Five Great Books About Spies and the CIA
I have to confess: I'm fascinated by spy books, intelligence histories, CIA memoirs, KGB confessionals. I'm not sure why. Perhaps it's because I grew up during the Cold War, when a firm line was drawn between good guys and bad. It wasn't always a clear line. Many of the good guys did bad things. And many of the bad guys were just like us.
But the intelligence community, for a bright dozen years or so between World War II and the Cuban Revolution, seemed to be trying to get it right. The battle cries were ones we could live by: Freedom. Liberty. Justice. At least, those were the goals. They weren't always the reality. And then, with the '60s, came confusion.
I was still a child in the '60s, but despite the growing doubt and satire -- "That Was the Week That Was," "Get Smart," James Bond -- the ideals managed to stick.
What are the books that reveal most about the CIA? Which ones can clear the fog to reveal, if only briefly, the truth about intelligence work? There have been high points of intelligence, surely, but there have been nadirs, too, many of them vividly recalled in the familiar images of 9/11.
As I was wondering these things, Jeff Stein, the national security editor of Congressional Quarterly, posted a list of the best books about the CIA. I also happened to have in hand a long letter from a CIA veteran, Joseph Shugrue, who had written to complain that CIA books getting good notices in Book World might not, in fact, be ones that told the truth. And then a long-time acquaintance, another wise head on intelligence subjects, weighed in with a few votes.
Here are five books, a mere sliver, of the result. Surely, you will have more to add to this handful. And if you do, so will I.
Wilderness of Mirrors: Intrigue, Deception, and the Secrets that Destroyed Two of the Cold War's Most Important Agents, by David C. Martin.
This is my favorite -- the enthralling story of the all-out war between the CIA and the KGB. At the heart of it is a FBI gunslinger, William K. Harvey, and James Jesus Angleton, the eccentric head of counter-espionage at the CIA.
The Man Who Kept the Secrets: Richard Helms and the CIA, by Thomas Powers.
Jeff Stein's choice for the number one spot. I have to agree this biography of the CIA director is an astonishing book; one that still manages to surprise, even though it was written in 1979. John le CarrÃ©, of all people, called it "a splendid spy story, and all the better for being nonfiction"!
Powers also wrote the very incisive Intelligence Wars: American Secret History from Hitler to Al-Qaeda. To see Jeff Stein's complete list, click here.
Eyeball to Eyeball: The Inside Story of the Cuban Missile Crisis, by Dino A. Brugioni.
Nominated by CIA retiree Joseph Shugrue, who puts it in his top two, along with the Powers. Brugioni was a first rate staff CIA officer, says Shugrue, and carefully recorded the Cuban missile crisis from the inside. (I should mention here a terrific new book about the crisis:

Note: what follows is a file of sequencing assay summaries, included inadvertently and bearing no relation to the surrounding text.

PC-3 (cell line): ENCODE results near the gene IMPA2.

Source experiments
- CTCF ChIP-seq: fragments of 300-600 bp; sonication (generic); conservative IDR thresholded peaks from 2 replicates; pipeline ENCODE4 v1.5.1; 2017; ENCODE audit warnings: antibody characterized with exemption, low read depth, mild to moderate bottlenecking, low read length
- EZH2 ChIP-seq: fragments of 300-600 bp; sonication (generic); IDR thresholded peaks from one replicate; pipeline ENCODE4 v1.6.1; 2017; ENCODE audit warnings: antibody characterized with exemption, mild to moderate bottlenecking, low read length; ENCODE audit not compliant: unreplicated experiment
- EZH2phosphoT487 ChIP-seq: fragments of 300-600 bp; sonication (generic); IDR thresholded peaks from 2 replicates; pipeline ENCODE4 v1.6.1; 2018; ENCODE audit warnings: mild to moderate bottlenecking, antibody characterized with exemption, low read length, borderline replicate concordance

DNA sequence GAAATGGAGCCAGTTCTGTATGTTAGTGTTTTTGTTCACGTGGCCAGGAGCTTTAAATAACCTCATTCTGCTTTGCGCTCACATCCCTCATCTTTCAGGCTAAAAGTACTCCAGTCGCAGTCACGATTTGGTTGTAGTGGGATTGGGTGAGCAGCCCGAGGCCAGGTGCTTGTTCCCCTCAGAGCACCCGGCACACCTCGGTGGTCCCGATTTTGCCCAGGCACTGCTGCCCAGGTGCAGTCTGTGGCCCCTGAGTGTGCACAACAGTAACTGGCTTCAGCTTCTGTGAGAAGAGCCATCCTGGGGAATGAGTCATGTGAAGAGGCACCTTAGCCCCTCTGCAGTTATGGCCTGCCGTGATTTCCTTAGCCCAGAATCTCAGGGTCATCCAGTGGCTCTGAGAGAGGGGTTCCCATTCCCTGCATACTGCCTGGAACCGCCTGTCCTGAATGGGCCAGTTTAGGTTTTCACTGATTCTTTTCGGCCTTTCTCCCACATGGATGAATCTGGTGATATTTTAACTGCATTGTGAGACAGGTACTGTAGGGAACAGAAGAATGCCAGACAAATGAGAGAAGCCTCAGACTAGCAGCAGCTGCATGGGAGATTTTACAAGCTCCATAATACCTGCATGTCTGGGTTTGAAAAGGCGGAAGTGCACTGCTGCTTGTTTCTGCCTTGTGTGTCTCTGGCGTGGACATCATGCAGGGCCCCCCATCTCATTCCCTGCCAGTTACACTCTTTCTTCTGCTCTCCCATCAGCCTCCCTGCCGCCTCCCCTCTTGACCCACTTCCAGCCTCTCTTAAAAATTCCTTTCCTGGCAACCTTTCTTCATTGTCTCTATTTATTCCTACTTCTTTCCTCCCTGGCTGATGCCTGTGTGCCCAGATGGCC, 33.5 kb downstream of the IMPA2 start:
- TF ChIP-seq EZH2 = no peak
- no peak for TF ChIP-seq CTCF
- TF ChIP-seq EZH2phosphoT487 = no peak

Michael Dobbs's One Minute to Midnight.)
The Agency: The Rise and Decline of the CIA, by John Ranelagh.
There are few authors who have attempted the whole sweeping story of the Agency in one compelling volume. But this one, published in 1986, is closest to a true picture, according to my wise-head friend.
The CIA and the Cult of Intelligence, by Victor Marchetti and John D. Marks.
Another that takes the broad view. It earns a place on this list, although it's been around for 34 event-filled years.
What else should make the list?
-- Marie Arana
Please email us to report offensive comments.
Posted by: Dave | July 24, 2008 5:51 PM
Posted by: angeline | July 24, 2008 10:30 PM
Posted by: Alex Blackwell | July 25, 2008 5:05 PM
Posted by: Joe | July 26, 2008 10:17 AM
Posted by: Jon Lauderbaugh | July 26, 2008 6:46 PM
Posted by: mark tarallo | July 26, 2008 9:09 PM
Posted by: Robert Huddleston | July 27, 2008 9:52 AM
Posted by: Alex Blackwell | July 28, 2008 3:55 PM
Posted by: Alex Blackwell | July 28, 2008 3:59 PM
Posted by: Marie Arana | July 28, 2008 4:18 PM
Posted by: Alex Blackwell | July 28, 2008 5:02 PM
Posted by: Marie Arana | July 29, 2008 12:06 AM
Posted by: Marie Arana | July 29, 2008 12:06 AM
Posted by: Joe Hernandez-Kolski | July 29, 2008 2:41 AM
Posted by: Marie Arana | July 29, 2008 12:10 PM
Posted by: Alex Blackwell | July 29, 2008 12:53 PM
Posted by: Alex Blackwell | July 29, 2008 12:57 PM
Posted by: Alex Blackwell | July 29, 2008 1:58 PM
Posted by: Jeff Stein | July 29, 2008 10:45 PM
Posted by: petrichor | July 30, 2008 4:25 AM
Posted by: Alex Blackwell | July 30, 2008 3:10 PM
Posted by: Steve | July 30, 2008 8:32 PM
Posted by: Alex Blackwell | July 30, 2008 8:42 PM
Posted by: Nicholas Dujmovic | July 31, 2008 9:37 PM
Posted by: Alex Blackwell | August 1, 2008 12:38 PM
Posted by: Alex Blackwell | August 1, 2008 2:57 PM
Posted by: Marie Arana | August 1, 2008 7:53 PM
Posted by: Nicholas Dujmovic | August 1, 2008 9:17 PM
Posted by: Alex Blackwell | August 1, 2008 9:39 PM
The comments to this entry are closed.